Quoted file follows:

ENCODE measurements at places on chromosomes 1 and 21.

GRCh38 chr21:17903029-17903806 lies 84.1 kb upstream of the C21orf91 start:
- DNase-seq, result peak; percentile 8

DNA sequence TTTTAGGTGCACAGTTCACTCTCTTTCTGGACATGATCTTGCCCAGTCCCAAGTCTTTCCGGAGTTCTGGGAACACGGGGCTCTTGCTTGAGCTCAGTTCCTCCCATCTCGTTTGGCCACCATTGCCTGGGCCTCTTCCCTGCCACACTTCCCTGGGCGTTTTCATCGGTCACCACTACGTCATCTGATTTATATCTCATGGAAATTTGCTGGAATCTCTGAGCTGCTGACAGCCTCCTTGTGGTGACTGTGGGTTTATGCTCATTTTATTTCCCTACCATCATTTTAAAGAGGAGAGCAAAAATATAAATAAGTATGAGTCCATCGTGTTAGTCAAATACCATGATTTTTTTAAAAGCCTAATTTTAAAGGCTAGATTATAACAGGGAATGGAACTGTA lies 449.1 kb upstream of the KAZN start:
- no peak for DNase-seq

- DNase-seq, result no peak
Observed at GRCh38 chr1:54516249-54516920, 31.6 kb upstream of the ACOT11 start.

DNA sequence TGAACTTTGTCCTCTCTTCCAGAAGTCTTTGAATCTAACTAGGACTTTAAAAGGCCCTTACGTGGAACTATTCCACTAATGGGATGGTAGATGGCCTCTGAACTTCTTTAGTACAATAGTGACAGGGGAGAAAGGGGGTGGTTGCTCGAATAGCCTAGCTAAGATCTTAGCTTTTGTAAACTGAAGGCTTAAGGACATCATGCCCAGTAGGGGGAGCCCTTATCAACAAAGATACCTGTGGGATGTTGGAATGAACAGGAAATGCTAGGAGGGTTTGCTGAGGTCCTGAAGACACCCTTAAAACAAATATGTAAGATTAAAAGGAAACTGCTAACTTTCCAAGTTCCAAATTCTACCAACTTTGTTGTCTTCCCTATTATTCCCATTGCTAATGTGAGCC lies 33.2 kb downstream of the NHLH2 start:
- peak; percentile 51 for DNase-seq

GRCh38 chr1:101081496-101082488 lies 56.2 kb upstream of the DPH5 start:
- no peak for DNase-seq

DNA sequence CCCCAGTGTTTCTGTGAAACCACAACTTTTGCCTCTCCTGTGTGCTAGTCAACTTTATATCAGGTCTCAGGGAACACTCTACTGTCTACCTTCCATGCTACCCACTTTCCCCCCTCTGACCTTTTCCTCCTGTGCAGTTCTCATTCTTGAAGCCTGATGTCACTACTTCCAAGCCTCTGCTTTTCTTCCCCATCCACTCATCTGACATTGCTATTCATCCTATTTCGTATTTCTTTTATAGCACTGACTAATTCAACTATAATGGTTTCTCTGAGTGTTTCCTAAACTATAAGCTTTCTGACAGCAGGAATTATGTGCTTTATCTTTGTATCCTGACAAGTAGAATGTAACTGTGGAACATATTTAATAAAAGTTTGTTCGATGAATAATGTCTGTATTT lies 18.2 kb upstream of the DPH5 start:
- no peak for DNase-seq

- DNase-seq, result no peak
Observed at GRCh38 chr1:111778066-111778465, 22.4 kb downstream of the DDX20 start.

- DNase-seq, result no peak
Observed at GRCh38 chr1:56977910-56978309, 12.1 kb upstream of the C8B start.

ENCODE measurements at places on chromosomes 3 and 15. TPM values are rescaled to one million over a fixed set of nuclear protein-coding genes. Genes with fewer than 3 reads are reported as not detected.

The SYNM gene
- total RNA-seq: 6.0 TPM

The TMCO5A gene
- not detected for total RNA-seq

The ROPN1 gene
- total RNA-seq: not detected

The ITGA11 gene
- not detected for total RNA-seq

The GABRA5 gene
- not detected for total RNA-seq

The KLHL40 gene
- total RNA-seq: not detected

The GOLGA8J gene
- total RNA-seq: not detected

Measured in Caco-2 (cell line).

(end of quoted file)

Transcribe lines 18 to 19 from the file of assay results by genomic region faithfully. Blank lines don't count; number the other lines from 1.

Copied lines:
ENCODE measurements at places on chromosomes 3 and 15. TPM values are rescaled to one million over a fixed set of nuclear protein-coding genes. Genes with fewer than 3 reads are reported as not detected.

The SYNM gene